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Review: Nokia N75

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The N75 comes with the Symbian S60 3rd Edition operating system. This makes the N75 a powerful phone in that it is highly customizable and can run countless applications. For all the complex things it can do, the basic features of the N75 are easy to figure out.

The main menu of the N75 is reached by tapping the dedicated button to the left of the D-pad. It has 12 selections from which to choose, all reachable via the corresponding keypad shortcuts or scrolling with the D-pad. A number of them are simple applications. There are also four folders here that open up to reveal more applications and tools. The tools folder, for example, houses 20 applications and the settings folder brings you to 17 different control applications. Some of the settings menus, such as the "configure" application, is where you would change most of the basic settings of the phone. When you first go in there, you find a list view of 9 different dashboards. It's very utilitarian in that, once you open any of the dashboards, you can scroll sideways through the others without having to return to the main list first. As you scroll sideways, each dashboard brings up the list of options underneath it. Applications work the same way as well, allowing you to scroll sideways through different sections once you have chosen one from the main list. The games and applications folder is where apps you download from the Internet land. If you want to move them elsewhere for easier access, that is an option.

The basic home screen of the N75 is blank and only shows the status indicators along the top. In "active standby" mode, the N75 will populate the screen with up to 6 applications of your choosing, as well as a listing of your upcoming calendar appointments. These shortcuts let you jump directly to certain apps and functions and circumvents diving into the menu system.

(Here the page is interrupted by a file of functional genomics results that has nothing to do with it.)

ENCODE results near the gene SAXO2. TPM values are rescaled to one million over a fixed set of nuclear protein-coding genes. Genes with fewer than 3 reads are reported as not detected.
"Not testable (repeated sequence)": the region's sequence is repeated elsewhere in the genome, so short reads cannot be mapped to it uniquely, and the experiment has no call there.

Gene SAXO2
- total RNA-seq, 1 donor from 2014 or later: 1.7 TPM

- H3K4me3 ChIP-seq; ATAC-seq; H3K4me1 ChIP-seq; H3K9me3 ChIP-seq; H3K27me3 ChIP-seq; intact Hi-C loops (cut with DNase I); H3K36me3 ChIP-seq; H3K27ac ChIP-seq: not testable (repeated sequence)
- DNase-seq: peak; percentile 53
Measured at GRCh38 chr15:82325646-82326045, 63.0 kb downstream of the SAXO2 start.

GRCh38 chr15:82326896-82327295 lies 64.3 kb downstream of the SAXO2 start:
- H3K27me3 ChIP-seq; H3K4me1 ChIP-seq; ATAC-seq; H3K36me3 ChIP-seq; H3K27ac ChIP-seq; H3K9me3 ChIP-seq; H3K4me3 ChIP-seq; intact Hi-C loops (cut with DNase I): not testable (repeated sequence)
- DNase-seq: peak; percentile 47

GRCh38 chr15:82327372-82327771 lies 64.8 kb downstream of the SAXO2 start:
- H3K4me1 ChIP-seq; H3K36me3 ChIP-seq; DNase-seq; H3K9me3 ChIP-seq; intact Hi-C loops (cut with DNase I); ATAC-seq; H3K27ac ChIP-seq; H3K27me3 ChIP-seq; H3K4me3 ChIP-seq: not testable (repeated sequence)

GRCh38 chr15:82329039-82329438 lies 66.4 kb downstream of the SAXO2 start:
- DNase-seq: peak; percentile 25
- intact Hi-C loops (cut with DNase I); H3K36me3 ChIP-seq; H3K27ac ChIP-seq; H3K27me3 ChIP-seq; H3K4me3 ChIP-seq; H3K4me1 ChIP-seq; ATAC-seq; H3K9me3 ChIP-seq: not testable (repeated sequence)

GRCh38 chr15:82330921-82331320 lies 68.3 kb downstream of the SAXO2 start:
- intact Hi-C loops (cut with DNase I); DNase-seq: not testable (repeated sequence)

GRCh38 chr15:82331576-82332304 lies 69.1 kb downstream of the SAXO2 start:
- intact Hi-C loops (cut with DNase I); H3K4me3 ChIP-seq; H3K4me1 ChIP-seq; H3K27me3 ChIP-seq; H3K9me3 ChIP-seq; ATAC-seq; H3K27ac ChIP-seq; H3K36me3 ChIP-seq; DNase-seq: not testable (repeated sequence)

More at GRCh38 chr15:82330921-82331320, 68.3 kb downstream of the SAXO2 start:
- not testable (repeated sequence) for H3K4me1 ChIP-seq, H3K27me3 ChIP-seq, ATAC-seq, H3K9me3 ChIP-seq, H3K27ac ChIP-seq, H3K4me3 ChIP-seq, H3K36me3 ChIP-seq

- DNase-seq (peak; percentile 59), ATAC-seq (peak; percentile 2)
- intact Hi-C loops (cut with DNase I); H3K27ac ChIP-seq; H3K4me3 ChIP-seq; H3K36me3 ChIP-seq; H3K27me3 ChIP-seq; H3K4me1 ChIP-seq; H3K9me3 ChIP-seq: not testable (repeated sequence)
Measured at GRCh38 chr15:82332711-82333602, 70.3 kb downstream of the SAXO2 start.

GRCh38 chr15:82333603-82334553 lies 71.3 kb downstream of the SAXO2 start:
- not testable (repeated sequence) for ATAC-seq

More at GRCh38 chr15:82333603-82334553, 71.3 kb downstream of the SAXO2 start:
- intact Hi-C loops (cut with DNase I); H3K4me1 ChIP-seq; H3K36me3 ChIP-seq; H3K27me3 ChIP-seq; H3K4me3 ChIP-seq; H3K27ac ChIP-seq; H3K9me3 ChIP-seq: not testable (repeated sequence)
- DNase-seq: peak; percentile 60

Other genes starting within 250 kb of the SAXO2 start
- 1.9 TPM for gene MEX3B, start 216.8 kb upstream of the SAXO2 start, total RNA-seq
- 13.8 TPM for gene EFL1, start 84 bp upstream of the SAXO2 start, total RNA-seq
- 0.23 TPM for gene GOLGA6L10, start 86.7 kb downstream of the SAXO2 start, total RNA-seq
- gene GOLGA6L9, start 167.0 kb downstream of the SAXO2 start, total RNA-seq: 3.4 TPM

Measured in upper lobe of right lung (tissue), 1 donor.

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Because the functionality of S60 is so vast, the menus can be altered, moved and customized at will. This also means they can be overbearing for beginning users. Altering some settings of the phone really requires you to dig into the menus and some choices aren't always obvious. For example, many phones let you automatically adjust the volume of the phone by using the volume keys on the side of the phone. Not so the N75. You have to jump into the settings menu. First time users won't know that hitting the power button brings up a quick pull-down menu that lets you switch profiles (ringer settings).

As we've noted with other Nokia phones, the menu system takes a little bit of getting used to, but once you're familiar with the ins and outs of S60, it's a strong platform and can perform most any task you ask of it.

One thing we just have to say. The N75 is not the fastest phone on the market. Jumping from menu to menu and application to application often shows a serious lag in processor speed. On top of that, if you fail to "exit" applications, they remain open in the background. If you're busy jumping around between apps, all too often you'll be warned with "Memory Full" messages. These mean you have to go back and actually "exit" from the apps you might have forgotten were open. These two hiccups got in the way of speedy use of the N75 from time to time.


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